By Herman Daly
“We are capable of shutting off the sun and the stars because they do not pay a dividend.” —John Maynard Keynes, 1933
“Let’s build a smarter planet.” This is IBM’s inspirational slogan, intoned as a benediction at the end of their 2010 advertisements. They do not say, “Let’s make a smarter adaptation to our planet Earth, out of which we were created and by which we are sustained.” It is the planet that is insufficiently smart, not its evolutionary prize-winning, big-brained, star tenant.
What makes IBM think that the planet is dumb? Well, obviously the mentally challenged Earth does not know how to keep on accommodating our continual economic growth, so we must redesign it with that remedial instruction in mind. For example, our growth requires fossil fuels, but when we burn a lot of them the resulting atmospheric CO2 slows down the radiation of heat back to outer space, heating up the stupid planet and causing dumb climate change. It would be easier to radiate heat energy out and make more thermal room for necessary fossil fuel burning if only we had less solar energy coming in. So a smarter planet would have a higher albedo to reflect more of that troublesome incoming solar radiation. Blasting light-reflecting particles of sulfur into the stratosphere or troposphere should raise the planet’s IQ a great deal.
This sophisticated planet-smartening pedagogy is known as geo-engineering. It will cheaply re-engineer the planet to allow BP to feed the sacred flame of economic growth by drilling deeper holes in more precarious places to pump more oil. That in turn will supply NASA with the resources to build more rockets, thereby to fulfill our cosmic destiny to escape this terminally dumb planet and build a really smart one from scratch in a better location. Scientists have long realized that geo-engineering and other retrofitting measures, while necessary to buy time for building up evacuation capacity, cannot be the final solution for a congenitally moronic planet. And if meanwhile an occasional oil spill reduces the photosynthetic capacity of life in the Gulf of Mexico—well, we have just seen that our silly planet already allows in too much solar energy, so if we reduce that inflow we will not have to trouble ourselves with converting it into food energy. Furthermore when NASA, BP, and IBM finish building our new smart planet, it will contain a new and smarter Gulf of Mexico.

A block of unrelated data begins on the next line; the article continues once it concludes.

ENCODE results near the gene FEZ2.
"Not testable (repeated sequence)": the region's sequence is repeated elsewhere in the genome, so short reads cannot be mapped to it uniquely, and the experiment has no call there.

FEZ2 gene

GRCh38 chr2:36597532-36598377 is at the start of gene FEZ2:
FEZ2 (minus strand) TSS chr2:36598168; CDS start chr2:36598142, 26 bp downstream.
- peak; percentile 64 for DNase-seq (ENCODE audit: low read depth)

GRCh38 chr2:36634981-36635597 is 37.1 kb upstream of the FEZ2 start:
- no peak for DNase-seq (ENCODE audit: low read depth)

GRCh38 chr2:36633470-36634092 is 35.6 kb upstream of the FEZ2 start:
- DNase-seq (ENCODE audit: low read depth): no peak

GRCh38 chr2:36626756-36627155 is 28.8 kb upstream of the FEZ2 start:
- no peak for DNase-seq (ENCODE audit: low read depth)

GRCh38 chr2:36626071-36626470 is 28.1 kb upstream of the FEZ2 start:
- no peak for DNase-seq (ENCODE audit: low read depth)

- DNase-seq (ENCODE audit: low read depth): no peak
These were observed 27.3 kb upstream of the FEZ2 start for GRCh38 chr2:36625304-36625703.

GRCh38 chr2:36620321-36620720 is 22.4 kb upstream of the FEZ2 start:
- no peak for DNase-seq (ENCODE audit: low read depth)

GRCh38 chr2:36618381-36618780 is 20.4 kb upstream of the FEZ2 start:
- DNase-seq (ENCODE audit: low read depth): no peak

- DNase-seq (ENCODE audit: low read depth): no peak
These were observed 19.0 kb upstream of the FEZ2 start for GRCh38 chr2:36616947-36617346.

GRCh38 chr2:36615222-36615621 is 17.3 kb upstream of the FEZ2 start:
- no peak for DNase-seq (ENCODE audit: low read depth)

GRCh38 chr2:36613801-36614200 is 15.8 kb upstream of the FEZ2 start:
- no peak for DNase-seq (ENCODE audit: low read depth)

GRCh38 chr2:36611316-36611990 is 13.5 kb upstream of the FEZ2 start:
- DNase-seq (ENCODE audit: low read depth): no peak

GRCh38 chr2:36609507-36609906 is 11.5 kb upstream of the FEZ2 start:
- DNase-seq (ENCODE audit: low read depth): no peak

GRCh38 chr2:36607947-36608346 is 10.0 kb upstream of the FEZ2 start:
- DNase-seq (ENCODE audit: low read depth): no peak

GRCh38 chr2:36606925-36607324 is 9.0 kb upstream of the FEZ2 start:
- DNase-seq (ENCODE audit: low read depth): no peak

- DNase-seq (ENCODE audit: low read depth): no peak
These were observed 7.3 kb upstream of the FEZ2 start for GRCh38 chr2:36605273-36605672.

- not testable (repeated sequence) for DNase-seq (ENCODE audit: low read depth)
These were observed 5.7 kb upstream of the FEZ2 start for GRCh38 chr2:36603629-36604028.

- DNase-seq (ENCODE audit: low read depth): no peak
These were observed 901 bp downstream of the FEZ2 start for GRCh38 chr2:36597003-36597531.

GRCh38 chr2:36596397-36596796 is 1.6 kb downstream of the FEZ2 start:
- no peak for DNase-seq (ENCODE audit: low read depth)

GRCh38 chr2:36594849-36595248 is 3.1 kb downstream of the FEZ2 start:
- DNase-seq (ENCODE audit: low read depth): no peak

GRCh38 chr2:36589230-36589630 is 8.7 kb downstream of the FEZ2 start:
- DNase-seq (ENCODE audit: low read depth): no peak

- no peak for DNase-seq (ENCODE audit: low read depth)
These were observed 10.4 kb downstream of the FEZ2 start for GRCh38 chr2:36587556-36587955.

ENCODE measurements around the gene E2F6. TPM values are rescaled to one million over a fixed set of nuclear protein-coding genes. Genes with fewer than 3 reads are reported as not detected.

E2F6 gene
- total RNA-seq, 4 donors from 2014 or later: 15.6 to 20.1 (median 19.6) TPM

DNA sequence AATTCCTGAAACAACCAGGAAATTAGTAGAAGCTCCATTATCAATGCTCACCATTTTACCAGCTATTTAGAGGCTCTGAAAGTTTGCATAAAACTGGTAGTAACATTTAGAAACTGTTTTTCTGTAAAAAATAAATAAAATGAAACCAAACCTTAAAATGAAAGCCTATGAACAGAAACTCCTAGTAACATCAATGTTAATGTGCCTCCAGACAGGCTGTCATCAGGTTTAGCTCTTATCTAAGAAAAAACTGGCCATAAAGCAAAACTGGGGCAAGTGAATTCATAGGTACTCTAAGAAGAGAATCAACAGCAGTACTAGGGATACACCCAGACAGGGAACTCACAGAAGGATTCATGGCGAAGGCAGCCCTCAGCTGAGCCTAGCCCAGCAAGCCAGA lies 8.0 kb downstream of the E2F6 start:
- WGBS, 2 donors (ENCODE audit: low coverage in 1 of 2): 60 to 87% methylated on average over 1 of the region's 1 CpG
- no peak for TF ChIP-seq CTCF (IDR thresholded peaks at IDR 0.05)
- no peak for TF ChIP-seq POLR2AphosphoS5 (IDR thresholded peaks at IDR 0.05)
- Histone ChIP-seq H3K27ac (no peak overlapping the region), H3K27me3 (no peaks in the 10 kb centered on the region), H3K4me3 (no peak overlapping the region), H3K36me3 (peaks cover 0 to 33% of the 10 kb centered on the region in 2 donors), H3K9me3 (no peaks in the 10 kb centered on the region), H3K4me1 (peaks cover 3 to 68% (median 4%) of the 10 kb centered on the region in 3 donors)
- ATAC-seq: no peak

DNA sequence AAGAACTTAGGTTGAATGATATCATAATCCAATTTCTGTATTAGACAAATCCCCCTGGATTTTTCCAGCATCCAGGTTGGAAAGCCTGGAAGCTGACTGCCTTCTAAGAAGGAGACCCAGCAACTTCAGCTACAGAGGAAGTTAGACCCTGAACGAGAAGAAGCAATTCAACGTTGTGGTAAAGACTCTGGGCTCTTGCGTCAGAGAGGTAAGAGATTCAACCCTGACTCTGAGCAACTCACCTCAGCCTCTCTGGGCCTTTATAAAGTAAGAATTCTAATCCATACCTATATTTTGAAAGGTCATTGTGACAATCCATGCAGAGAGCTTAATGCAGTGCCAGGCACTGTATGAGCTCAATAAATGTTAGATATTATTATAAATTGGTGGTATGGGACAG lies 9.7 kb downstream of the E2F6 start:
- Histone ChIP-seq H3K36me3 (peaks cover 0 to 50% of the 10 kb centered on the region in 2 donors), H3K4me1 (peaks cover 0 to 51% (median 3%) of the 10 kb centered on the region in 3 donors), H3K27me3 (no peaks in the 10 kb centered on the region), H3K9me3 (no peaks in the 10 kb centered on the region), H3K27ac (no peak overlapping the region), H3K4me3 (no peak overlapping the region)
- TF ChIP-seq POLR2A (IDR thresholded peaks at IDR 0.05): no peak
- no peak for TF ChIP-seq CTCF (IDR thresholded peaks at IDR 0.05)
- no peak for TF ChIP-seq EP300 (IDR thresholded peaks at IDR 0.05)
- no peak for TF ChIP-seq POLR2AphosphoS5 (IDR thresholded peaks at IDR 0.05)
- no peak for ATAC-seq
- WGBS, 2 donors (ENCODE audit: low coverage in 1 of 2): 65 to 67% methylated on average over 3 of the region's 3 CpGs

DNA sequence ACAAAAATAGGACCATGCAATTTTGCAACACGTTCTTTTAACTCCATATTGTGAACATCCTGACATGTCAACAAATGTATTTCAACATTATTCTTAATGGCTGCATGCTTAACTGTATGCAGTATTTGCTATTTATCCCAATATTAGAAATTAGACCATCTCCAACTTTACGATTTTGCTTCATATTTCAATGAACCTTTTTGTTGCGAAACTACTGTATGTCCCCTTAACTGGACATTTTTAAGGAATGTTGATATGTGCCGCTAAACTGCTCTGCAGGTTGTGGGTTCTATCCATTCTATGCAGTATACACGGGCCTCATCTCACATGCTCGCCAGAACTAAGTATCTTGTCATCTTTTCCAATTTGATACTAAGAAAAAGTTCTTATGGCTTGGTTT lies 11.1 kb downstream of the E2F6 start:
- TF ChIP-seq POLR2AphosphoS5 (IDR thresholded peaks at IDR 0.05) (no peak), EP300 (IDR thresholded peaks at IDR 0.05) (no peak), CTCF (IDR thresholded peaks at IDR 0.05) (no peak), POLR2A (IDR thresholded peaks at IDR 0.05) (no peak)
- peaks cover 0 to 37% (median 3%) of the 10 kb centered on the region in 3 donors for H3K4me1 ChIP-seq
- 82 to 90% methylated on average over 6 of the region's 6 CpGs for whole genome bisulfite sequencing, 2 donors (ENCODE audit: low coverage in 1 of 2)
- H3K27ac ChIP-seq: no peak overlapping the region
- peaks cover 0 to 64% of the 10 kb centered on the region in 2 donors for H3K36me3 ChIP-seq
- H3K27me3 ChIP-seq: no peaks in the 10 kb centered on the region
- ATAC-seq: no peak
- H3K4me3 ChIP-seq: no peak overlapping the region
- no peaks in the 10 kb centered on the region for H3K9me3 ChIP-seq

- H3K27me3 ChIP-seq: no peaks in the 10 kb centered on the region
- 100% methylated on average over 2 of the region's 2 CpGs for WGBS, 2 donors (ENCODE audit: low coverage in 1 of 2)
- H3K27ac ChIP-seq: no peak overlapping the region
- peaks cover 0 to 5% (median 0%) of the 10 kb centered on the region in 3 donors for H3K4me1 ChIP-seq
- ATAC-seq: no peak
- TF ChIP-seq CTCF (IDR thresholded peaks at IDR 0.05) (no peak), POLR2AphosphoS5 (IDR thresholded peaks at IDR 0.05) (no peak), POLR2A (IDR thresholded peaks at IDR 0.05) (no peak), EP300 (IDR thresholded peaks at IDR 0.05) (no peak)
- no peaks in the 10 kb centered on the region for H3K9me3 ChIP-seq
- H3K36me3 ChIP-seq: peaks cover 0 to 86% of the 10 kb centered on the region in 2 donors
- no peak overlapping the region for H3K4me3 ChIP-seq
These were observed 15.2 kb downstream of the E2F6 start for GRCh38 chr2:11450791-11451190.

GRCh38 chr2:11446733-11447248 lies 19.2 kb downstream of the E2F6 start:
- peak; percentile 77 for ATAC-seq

To sum up, by serving only the interests of the growing economy, global corporations like IBM are providentially led, as if by an invisible hand, to also build a smarter planet! Of course, unlike Adam Smith, they do not really believe in any deistic providence with its invisible hand that converts private greed into public good. They know from modern science that random mutation plus natural selection explains everything, and that free will and purpose are illusions. But some of these illusions have survival value and must be persuasively advertised to secure support from the tax-paying masses (science is expensive)—at least until IBM, BP, and NASA have finished building a planet so smart that its inhabitants can safely be dumb robots.
Herman Daly is an author, professor emeritus, and Nobel Peace Prize nominee. He currently serves as the chief economic advisor for CASSE publications and projects and is on the CASSE Board of Directors.